Film Review: Sleepwalk with Me

Mike Birbiglia's wonderfully deft "opening up" of his stand-up routine is a rare achievement in this genre and a supremely self-deprecating delight.

Mike Birbiglia's one-man show Sleepwalk with Me was a wry and very funny personal revelation about his love life, career and major sleeping disorder, in which he not only walked while unconscious, but imagined jackals in his bedroom and at one point threw himself out of a hospital window. It excited the attention of stars like Nathan Lane and Matthew Broderick and had a very healthy New York run. With this engaging film based on that material, Birbiglia has proved himself not only a hilariously adept performer and writer but a real director as well.

From the winning opening scene, which has him advising the audience to turn off their cell-phones, which brings to his mind a droll experience in a movie theatre, Birbiglia has skillfully opened up his play and, incidentally, made one of the best portraits ever committed to film of what it's like to be a working comedian. It's a true cautionary tale to any aspirant in that field, with the incessant humiliations of indifferent audiences, tending bar in a comedy club which occasionally throws him a performing bone to cover some performer emergency, being on the grueling road driving from one low-paying gig to the next, and dealing with venal managers. This last is played by Sondra James, stealing every scene she's in as the epitome of blasé show-biz crustiness, who, in what is one of the funniest screen moments of the year, casually munches microwave popcorn out of a cone devised from an 8x10 of one of her hapless clients while lamely advising Birbiglia (known here as the eternally mispronounced "Matt Pandamiglio").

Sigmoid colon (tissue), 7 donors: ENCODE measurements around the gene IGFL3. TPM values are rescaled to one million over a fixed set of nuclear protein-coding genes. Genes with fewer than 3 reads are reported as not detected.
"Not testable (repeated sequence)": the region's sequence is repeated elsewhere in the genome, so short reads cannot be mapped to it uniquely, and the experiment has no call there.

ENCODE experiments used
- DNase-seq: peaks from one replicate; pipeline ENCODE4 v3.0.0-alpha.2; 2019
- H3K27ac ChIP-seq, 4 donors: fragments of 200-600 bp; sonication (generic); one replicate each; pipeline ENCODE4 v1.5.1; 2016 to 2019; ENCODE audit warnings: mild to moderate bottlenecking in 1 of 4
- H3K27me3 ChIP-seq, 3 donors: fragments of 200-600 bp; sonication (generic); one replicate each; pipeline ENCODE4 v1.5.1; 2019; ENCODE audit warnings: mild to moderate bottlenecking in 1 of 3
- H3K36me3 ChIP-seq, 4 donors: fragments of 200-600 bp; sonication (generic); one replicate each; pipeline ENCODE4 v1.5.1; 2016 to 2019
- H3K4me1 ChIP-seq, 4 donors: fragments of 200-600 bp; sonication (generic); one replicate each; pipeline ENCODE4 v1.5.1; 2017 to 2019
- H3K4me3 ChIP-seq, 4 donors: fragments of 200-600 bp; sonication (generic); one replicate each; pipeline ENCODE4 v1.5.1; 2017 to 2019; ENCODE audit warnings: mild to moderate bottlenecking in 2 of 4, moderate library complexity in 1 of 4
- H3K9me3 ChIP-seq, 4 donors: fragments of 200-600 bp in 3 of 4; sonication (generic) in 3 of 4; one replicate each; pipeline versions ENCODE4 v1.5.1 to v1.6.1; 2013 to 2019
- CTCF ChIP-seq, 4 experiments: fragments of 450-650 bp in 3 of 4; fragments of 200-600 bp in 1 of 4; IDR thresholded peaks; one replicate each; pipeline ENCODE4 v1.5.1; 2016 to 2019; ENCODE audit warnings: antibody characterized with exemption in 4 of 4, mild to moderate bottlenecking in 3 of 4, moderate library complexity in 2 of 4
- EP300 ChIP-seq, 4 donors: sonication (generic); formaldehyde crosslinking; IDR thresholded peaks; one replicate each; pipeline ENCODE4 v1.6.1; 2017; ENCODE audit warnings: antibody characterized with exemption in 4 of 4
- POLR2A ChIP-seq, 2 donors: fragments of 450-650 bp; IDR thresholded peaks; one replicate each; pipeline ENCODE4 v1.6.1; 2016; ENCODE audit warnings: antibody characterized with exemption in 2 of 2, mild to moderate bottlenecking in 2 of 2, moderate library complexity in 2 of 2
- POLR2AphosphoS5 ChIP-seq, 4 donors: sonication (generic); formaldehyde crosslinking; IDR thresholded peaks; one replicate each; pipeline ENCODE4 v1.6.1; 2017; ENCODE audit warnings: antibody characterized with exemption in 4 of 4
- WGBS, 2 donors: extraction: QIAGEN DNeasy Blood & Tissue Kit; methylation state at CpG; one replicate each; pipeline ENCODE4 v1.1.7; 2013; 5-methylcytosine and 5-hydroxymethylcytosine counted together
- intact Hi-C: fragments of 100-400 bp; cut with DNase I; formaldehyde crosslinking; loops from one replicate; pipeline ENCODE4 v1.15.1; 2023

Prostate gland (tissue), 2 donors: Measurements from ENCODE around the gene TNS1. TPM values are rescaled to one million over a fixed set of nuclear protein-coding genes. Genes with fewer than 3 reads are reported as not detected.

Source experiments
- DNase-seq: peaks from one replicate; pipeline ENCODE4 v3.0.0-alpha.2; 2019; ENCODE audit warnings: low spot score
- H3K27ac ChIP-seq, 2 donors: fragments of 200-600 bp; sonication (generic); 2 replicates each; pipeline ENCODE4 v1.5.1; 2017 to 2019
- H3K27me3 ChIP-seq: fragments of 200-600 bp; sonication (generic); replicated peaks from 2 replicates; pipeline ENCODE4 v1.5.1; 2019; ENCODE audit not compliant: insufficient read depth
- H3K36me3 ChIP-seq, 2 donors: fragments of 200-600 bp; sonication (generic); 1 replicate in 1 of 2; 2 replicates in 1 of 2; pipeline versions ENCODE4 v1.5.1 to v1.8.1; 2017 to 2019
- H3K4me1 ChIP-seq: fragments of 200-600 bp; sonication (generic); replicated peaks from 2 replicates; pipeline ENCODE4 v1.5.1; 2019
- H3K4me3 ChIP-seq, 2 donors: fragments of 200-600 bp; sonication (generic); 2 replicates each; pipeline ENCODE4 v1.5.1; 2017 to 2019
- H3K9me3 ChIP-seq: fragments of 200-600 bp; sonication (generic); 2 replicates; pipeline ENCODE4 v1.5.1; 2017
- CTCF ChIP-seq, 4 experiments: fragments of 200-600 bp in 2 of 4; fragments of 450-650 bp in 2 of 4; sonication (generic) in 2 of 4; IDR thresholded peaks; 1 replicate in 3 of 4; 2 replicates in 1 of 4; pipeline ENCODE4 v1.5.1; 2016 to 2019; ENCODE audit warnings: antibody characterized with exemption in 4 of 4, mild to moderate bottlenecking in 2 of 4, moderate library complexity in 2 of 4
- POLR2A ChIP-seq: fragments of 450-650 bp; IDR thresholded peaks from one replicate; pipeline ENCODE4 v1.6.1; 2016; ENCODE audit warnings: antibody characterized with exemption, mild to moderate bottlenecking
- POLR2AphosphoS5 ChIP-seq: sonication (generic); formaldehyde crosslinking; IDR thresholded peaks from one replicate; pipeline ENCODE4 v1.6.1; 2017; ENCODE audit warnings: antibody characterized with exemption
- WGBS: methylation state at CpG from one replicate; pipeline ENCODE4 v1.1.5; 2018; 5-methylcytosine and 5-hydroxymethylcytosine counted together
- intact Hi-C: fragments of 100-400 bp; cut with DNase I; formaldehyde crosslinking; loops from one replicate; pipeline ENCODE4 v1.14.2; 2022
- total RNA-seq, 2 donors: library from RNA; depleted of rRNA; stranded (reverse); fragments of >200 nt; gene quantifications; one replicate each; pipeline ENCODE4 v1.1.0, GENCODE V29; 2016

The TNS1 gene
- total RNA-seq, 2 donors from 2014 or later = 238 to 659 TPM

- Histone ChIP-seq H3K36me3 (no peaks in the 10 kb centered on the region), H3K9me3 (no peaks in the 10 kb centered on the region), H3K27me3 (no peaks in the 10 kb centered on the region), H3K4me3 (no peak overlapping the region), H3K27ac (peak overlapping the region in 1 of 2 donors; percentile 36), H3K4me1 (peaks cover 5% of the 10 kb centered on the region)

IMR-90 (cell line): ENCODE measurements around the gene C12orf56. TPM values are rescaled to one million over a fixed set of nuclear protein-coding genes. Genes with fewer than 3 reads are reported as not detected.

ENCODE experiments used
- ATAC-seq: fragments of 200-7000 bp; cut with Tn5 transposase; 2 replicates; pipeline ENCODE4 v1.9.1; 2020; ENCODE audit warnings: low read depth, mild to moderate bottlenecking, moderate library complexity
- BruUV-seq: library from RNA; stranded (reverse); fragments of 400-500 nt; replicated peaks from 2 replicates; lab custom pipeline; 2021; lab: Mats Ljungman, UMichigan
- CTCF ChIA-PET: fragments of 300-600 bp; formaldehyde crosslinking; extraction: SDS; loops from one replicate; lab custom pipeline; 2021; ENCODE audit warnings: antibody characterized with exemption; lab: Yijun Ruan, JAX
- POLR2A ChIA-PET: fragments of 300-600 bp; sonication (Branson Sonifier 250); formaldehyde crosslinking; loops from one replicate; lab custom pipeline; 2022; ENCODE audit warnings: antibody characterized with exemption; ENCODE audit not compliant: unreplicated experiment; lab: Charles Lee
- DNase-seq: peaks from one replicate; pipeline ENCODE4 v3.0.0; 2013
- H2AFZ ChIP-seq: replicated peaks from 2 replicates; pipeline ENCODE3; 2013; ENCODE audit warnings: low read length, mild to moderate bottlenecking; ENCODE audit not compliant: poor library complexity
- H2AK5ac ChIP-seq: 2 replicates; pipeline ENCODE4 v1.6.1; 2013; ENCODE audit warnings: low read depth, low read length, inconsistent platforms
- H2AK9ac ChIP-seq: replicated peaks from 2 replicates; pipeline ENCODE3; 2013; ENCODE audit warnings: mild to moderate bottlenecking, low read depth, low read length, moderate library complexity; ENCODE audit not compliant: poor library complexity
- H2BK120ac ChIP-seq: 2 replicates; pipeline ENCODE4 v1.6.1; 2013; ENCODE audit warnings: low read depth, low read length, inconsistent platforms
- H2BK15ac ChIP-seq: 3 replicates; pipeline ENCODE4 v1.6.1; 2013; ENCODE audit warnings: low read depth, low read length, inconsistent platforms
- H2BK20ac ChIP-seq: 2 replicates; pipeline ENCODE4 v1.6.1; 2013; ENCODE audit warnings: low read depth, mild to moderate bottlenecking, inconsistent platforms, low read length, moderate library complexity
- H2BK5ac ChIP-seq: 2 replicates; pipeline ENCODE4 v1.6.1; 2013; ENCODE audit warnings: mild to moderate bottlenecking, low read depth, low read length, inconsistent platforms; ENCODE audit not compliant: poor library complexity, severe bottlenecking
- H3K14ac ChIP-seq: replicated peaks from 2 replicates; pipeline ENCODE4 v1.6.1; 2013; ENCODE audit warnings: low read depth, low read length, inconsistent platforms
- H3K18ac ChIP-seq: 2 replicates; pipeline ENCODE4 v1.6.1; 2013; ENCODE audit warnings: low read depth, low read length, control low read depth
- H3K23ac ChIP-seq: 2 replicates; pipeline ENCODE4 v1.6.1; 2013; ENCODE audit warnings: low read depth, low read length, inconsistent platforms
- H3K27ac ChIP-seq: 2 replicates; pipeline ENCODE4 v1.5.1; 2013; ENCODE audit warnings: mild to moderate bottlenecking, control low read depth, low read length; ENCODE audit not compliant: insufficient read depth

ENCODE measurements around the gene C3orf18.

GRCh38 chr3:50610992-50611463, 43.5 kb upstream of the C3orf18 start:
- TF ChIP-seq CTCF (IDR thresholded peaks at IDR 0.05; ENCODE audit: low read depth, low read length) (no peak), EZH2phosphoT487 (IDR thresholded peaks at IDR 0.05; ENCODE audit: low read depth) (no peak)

All this initial lack of success takes its toll on Matt's relationships with family (James Rebhorn in his best overbearing dad mode and mom Carol Kane, puckishly given to verbal non-sequiturs like "I bought this cake off the Internet"), as well as his girlfriend, Abby (Lauren Ambrose, likeable as ever in an impressive array of hairstyles). She and Matt have been together for enough time to make the question of marriage a fraught embarrassment, and commitment-phobic Birbiglia charts this familiar comic terrain with joyously fresh humor and insight. (“Marriage is like cake,” Rebhorn says at one point in a questionable wedding toast. “It tastes good at first, but after you eat enough cake…”)

Birbiglia has obviously rounded out his cast with genial pals, many of them comics themselves, who contribute much to the rich, laugh-filled texture. And again, it's his progress as a comedian which proves the highly satisfying crux of his film. Matt goes from quirky observations about zoo animals (followed by the inevitable "That's all I got") to trenchant observations of relationships and the male orgasm—i.e., more personal stuff, which has him convincingly winning over all those minimum-paying skeptics sitting in the dark with their arms folded and drinks in front of them. You seriously root for this charismatically self-deprecating schlub maneuvering his way through a crazy life, always questioning and deliciously commenting on the “normal” madness around him.